Laboratory efficiency and throughput are not everything in mass production

In their study, the authors analyzed the advantages and disadvantages of both methods. The dominance of solvent-based production in research is mainly due to its ease of use in the laboratory, its good efficiency under laboratory conditions, and its low cost. Scalable roll-to-roll production, as used in newspaper printing, is possible.

Vacuum-based production is associated with slightly higher investment costs. Deposition rates are still lower than those of solvent-based research production. However, the authors present a variety of solutions and conclude that vacuum-based technology is competitive in terms of real parameters such as energy costs, production yield, material costs, decommissioning costs, and recycling costs. The good reproducibility of deposition, the ease of process control, the availability of industrial process equipment, and the easy scalability of deposition from small lab-scale solar cells to application-relevant product areas make vacuum-based production highly attractive for commercialization. “Vacuum-based manufacturing performs better than its reputation,” says Tobias Abzieher. The authors were therefore not surprised to find that industry is already very interested in vacuum-based processes for the production of pervoskite solar cells, even though they differ from the method mainly used in research.
To take full advantage of the scaling effects of vacuum-based processes, further improvements are needed, the researchers say. It is important to study the quality of deposition to improve efficiency. In addition, the deposition rate needs to be increased significantly. “Not only is vapor deposition the number one choice of industry when bringing a new thin film product to market, our analysis shows that it can also be cost competitive with solution deposition,” adds David Moore of NREL.

Original Publication
Tobias Abzieher, David T. Moore, Marcel Roß, Steve Albrecht, Jared Silvia, Hairen Tan, Quentin Jeangros, Christophe Ballif, Maximilian T. Hoerantner, Beom-Soo Kim, Henk J. Bolink, Paul Pistor, Jan Christoph Goldschmidt, Yu-Hsien Chiang, Samuel D. Stranks, Juliane Borchert, Michael D. McGehee, Monica Morales-Masis, Jay B. Patel, Annalisa Bruno and Ulrich W. Paetzold: Vapor phase deposition of perovskite photovoltaics: short track to commercialization? Energy & Environmental Science, 2024. DOI: 10.1039/d3ee03273f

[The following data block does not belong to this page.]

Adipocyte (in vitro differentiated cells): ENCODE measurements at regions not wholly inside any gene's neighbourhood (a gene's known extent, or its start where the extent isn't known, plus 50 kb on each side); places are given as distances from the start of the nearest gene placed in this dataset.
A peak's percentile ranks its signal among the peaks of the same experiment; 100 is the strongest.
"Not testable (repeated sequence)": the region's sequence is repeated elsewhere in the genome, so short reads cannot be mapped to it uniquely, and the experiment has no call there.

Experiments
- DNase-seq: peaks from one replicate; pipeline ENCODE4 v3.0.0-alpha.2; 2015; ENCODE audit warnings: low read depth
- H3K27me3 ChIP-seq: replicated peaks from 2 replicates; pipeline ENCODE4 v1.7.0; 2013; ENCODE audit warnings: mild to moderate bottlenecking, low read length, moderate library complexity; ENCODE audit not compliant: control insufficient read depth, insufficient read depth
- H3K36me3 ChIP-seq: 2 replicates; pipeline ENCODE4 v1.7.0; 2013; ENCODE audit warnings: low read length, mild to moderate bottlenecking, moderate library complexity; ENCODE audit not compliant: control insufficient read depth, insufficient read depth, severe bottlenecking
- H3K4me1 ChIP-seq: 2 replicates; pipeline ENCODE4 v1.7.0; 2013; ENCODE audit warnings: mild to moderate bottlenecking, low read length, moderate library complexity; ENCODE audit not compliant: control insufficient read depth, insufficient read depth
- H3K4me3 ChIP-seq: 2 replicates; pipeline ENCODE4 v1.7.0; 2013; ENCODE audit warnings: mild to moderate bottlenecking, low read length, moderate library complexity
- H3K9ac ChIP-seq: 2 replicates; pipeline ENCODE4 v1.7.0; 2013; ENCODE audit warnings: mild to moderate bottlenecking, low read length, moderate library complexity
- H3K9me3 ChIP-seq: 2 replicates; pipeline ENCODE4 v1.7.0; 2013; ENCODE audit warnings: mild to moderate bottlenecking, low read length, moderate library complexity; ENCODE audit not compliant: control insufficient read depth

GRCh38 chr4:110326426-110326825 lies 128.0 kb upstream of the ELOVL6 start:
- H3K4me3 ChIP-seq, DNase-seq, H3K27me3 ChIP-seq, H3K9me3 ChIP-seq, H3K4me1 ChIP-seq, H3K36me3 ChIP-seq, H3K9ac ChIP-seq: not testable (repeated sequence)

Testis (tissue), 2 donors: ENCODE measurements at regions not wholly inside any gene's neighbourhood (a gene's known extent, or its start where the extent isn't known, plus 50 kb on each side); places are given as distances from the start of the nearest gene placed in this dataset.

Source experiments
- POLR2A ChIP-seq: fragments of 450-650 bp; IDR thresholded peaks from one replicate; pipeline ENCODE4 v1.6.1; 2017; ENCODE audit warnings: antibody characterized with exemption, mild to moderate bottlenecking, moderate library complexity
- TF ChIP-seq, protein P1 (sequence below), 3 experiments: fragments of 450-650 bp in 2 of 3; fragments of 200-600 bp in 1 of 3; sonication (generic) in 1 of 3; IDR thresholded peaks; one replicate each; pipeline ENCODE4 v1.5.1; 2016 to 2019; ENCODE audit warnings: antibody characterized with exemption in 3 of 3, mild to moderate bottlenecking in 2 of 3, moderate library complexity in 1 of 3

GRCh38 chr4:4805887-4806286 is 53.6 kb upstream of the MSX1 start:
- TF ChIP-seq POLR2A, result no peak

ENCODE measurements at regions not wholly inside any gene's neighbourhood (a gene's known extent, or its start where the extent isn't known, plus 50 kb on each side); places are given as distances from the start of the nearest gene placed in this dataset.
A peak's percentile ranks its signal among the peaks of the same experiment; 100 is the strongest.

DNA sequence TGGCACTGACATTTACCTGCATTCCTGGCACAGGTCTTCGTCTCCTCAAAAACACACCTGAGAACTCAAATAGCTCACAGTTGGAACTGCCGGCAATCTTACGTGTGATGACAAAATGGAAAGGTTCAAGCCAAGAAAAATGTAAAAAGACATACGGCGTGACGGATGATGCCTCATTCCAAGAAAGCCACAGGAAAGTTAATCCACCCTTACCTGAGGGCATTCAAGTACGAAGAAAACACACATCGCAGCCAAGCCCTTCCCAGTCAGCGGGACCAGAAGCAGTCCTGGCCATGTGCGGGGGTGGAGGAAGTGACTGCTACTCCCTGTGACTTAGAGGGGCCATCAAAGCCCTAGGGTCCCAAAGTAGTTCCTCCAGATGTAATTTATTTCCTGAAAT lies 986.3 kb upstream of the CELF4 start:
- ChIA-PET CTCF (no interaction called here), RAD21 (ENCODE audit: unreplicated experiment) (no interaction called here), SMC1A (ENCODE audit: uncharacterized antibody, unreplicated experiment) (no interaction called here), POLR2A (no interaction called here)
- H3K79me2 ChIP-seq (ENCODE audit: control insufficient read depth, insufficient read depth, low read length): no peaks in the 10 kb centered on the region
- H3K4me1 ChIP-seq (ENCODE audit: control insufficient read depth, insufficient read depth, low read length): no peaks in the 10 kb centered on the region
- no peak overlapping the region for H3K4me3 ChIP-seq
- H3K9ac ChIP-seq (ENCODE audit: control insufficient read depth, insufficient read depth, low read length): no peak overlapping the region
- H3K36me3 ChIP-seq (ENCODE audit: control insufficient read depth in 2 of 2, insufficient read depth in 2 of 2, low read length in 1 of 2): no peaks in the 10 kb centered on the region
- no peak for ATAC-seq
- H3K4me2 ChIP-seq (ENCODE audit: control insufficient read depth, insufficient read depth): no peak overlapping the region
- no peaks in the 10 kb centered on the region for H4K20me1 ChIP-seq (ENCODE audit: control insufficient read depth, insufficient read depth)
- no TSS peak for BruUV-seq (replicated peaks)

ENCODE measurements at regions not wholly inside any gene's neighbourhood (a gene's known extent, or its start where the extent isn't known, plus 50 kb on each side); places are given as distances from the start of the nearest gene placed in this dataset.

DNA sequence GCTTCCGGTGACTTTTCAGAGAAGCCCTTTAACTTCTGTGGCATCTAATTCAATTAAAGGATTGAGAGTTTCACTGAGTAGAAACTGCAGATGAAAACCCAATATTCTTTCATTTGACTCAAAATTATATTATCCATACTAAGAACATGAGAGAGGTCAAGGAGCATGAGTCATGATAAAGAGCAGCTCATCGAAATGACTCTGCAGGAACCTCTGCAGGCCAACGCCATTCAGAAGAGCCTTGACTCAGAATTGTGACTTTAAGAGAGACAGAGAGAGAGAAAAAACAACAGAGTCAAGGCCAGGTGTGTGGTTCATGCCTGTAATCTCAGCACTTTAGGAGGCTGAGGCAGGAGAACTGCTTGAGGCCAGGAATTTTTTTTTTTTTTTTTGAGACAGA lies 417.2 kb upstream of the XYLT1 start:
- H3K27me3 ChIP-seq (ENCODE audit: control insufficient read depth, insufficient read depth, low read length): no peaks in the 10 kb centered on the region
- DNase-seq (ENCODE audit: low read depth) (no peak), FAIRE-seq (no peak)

https://pubs.rsc.org/en/content/articlepdf/2024/ee/d3ee03273f

 

Being “The Research University in the Helmholtz Association”, KIT creates and imparts knowledge for the society and the environment. It is the objective to make significant contributions to the global challenges in the fields of energy, mobility, and information. For this, about 10,000 employees cooperate in a broad range of disciplines in natural sciences, engineering sciences, economics, and the humanities and social sciences. KIT prepares its 22,800 students for responsible tasks in society, industry, and science by offering research-based study programs. Innovation efforts at KIT build a bridge between important scientific findings and their application for the benefit of society, economic prosperity, and the preservation of our natural basis of life. KIT is one of the German universities of excellence.

Journal: Energy & Environmental Science
DOI: 10.1039/d3ee03273f
Method of Research: Case study
Subject of Research: Not applicable
Article Title: Vapor phase deposition of perovskite photovoltaics: short track to commercialization?
Article Publication Date: 7-Mar-2024
COI Statement: There are no conflicts to declare

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Monika Landgraf
Karlsruher Institut für Technologie (KIT)
presse@kit.edu
Office: 721-608-41150

Media Contact

Monika Landgraf
Karlsruher Institut für Technologie (KIT)